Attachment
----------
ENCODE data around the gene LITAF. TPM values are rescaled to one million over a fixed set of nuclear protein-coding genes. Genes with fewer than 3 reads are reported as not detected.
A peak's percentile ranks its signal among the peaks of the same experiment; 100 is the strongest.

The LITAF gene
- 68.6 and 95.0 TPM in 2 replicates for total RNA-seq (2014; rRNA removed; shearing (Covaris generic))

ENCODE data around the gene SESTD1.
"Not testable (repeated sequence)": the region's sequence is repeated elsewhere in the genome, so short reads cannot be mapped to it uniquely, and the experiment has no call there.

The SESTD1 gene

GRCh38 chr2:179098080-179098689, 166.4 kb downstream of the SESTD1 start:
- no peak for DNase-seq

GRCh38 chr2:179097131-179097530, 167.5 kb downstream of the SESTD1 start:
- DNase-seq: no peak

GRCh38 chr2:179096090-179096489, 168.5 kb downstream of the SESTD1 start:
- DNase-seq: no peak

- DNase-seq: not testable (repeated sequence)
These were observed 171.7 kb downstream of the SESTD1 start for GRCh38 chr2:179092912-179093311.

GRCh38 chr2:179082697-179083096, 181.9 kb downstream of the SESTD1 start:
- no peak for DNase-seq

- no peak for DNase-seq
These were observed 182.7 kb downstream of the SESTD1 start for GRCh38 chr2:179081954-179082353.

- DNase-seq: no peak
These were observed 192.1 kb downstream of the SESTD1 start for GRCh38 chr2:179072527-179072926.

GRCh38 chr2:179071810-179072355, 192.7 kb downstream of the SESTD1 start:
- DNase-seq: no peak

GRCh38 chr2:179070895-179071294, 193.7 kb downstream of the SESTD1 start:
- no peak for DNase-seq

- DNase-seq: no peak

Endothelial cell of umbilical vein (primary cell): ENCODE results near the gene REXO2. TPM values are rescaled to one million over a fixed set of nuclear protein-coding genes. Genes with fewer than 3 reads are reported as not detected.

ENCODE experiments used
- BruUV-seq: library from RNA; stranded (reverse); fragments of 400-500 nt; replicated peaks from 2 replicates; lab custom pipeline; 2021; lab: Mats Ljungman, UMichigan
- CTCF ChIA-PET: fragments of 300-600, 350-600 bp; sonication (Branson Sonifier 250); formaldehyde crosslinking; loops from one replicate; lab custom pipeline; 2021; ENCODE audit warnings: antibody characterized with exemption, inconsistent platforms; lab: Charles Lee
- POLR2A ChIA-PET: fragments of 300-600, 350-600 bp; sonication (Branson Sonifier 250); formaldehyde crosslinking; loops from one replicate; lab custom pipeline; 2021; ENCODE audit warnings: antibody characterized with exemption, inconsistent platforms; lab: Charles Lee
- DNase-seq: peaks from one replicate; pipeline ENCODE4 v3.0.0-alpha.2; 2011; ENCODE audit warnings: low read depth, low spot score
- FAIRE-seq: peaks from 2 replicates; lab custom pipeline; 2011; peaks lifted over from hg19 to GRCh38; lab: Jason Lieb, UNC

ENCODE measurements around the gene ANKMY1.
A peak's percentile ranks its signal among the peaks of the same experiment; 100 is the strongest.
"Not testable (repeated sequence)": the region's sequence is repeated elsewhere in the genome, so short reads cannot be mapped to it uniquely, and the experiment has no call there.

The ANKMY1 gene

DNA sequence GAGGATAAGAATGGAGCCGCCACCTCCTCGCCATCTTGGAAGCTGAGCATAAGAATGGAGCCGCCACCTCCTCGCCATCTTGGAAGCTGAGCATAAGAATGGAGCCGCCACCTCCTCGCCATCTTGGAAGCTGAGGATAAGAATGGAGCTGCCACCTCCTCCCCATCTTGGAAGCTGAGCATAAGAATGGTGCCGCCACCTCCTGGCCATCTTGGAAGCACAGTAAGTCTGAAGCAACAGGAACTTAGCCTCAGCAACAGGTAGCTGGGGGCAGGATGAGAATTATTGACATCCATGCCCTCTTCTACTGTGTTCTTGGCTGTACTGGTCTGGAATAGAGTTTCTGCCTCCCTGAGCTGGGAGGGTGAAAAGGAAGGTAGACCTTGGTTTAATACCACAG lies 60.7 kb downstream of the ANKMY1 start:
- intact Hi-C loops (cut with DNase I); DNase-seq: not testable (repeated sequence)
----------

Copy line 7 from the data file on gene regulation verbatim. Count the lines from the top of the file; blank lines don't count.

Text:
The SESTD1 gene